The same provision that ignited a backlash this month against the Senate’s top Republican for a so-called “Kentucky kickback” went unnoticed in July, when lawmakers had the opportunity to freely offer amendments to a regular spending bill.
An identical sentence appears in both the fiscal 2014 continuing resolution (PL 113-46) and the House’s Energy-Water appropriations bill (HR 2609), but the provision drew very different amounts of attention.
Both measures increase in authorization to $2.92 billion from $775 million for the troubled Olmsted Locks and Dam project on the Ohio River near Illinois and Kentucky, a major refurbishment of an important piece of waterway infrastructure that has been in the works for decades.
The House had votes on about three dozen amendments on July 9 and July 10 to the spending bill, which was brought to the floor without restrictions on amendments. None of these votes were directed at blocking the increase in authorization for the Olmsted project, and the Congressional Record shows no mention of the Olmsted project on the House floor for the days when the spending bill was considered.
Tucking the Olmsted provision in the 14-page CR sparked far more interest than there had been for the infrastructure plan in the 66-page spending bill. Tea-party-favored groups such as the Senate Conservatives Fund portrayed this as a sweetheart deal for Senate Minority Leader Mitch McConnell, R-Ky., who helped put together the package to end the 16-day government shutdown and who also faces a primary challenge.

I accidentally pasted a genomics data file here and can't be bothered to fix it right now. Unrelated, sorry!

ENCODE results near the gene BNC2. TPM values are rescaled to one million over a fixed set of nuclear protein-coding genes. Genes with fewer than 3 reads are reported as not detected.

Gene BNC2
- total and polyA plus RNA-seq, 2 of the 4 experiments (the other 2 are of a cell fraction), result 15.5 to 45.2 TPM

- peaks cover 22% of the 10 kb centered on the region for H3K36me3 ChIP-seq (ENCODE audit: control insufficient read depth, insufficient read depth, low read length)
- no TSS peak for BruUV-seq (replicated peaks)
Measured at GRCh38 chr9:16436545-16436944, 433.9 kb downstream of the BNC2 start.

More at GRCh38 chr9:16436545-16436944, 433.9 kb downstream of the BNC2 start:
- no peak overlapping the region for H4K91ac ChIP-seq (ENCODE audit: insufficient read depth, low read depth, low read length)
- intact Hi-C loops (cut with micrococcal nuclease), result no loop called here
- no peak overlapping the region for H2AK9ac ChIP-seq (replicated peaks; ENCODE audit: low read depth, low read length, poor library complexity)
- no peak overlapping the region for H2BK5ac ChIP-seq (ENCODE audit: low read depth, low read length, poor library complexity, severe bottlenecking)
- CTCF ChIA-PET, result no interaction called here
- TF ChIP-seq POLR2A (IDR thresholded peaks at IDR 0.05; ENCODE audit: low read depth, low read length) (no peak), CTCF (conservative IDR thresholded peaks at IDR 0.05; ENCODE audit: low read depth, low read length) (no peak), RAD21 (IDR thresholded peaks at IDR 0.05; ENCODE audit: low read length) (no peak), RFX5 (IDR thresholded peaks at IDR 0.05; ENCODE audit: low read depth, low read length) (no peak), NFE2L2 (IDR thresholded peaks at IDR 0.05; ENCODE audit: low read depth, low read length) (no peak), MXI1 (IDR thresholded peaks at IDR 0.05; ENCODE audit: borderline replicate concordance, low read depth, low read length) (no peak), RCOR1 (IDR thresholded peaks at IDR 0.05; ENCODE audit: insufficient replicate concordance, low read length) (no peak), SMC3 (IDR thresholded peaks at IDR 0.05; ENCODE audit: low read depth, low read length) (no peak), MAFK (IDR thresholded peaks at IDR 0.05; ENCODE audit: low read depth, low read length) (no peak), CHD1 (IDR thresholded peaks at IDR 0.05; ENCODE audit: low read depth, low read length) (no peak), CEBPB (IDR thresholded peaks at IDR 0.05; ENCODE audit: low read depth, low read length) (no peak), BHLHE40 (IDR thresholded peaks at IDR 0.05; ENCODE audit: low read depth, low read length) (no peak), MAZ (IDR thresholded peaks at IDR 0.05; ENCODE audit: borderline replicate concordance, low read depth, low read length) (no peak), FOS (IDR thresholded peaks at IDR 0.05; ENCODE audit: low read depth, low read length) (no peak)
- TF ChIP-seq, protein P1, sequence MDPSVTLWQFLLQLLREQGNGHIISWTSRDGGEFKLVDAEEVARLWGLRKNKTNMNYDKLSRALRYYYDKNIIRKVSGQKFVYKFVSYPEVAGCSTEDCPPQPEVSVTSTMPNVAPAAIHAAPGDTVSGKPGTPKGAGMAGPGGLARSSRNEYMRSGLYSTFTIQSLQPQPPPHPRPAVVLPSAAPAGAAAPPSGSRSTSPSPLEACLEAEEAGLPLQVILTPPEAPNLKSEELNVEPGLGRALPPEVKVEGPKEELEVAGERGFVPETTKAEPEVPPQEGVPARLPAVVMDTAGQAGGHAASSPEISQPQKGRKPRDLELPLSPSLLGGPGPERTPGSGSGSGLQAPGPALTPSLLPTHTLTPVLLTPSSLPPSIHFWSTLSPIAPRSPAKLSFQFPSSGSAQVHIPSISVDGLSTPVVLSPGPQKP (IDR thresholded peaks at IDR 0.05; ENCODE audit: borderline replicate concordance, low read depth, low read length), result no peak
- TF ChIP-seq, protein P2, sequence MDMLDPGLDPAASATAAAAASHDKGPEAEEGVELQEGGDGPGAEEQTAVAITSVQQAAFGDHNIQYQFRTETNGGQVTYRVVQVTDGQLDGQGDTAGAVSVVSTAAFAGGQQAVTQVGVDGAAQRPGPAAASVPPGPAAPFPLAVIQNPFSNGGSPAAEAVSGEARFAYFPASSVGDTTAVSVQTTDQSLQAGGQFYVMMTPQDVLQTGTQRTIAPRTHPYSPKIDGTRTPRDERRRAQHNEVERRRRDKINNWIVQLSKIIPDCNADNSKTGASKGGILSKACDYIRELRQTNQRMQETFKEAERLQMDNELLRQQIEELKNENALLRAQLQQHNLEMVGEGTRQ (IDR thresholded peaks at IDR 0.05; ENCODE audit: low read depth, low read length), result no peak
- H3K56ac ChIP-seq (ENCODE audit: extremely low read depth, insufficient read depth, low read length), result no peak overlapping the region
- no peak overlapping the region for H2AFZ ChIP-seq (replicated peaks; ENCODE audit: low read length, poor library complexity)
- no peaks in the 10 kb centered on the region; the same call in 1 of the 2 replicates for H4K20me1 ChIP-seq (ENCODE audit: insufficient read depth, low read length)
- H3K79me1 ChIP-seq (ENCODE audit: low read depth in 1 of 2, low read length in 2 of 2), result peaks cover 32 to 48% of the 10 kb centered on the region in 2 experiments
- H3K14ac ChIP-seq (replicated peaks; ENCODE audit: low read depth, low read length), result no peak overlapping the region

Senate appropriators included the same Olmsted provision in their fiscal 2014 bill.
Had Congress been able to clear a stand-alone Energy-Water appropriations bill, the issue may have been little noted outside of watchdog groups. The nonprofit Taxpayers for Common Sense, for instance, said it was not swayed by arguments that the federal government could have lost $70 million to $140 million in canceled contracts without the increased authorization for Olmsted in the CR. The group said the project is “more than 300 percent over budget.”
The Obama administration’s cost of this project has increased by $5 million, to $3.14 billion, since the fiscal 2013 budget request, according to the Senate Energy-Water report (S 113-47). “Abandoning the Olmsted project is not a viable option,” the report said, noting replacement costs could “easily top $3 billion in addition to the $1.7 billion already spent on the project.”